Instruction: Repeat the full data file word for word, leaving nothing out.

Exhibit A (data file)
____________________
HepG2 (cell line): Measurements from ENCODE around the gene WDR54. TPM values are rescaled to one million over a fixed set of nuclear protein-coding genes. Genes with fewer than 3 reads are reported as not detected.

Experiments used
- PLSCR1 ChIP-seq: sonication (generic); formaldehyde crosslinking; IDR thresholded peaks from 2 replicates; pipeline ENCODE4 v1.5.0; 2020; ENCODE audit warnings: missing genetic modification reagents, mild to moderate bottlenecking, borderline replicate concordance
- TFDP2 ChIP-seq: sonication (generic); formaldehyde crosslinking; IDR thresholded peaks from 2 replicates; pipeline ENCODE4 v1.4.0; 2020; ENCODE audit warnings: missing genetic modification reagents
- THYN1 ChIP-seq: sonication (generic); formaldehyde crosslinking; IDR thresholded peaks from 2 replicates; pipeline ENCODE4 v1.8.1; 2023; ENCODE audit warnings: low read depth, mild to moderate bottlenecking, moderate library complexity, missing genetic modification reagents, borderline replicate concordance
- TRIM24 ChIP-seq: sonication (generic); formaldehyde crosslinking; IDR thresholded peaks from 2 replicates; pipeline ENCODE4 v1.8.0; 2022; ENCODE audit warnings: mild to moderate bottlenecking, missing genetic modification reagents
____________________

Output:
HepG2 (cell line): Measurements from ENCODE around the gene WDR54. TPM values are rescaled to one million over a fixed set of nuclear protein-coding genes. Genes with fewer than 3 reads are reported as not detected.

Experiments used
- PLSCR1 ChIP-seq: sonication (generic); formaldehyde crosslinking; IDR thresholded peaks from 2 replicates; pipeline ENCODE4 v1.5.0; 2020; ENCODE audit warnings: missing genetic modification reagents, mild to moderate bottlenecking, borderline replicate concordance
- TFDP2 ChIP-seq: sonication (generic); formaldehyde crosslinking; IDR thresholded peaks from 2 replicates; pipeline ENCODE4 v1.4.0; 2020; ENCODE audit warnings: missing genetic modification reagents
- THYN1 ChIP-seq: sonication (generic); formaldehyde crosslinking; IDR thresholded peaks from 2 replicates; pipeline ENCODE4 v1.8.1; 2023; ENCODE audit warnings: low read depth, mild to moderate bottlenecking, moderate library complexity, missing genetic modification reagents, borderline replicate concordance
- TRIM24 ChIP-seq: sonication (generic); formaldehyde crosslinking; IDR thresholded peaks from 2 replicates; pipeline ENCODE4 v1.8.0; 2022; ENCODE audit warnings: mild to moderate bottlenecking, missing genetic modification reagents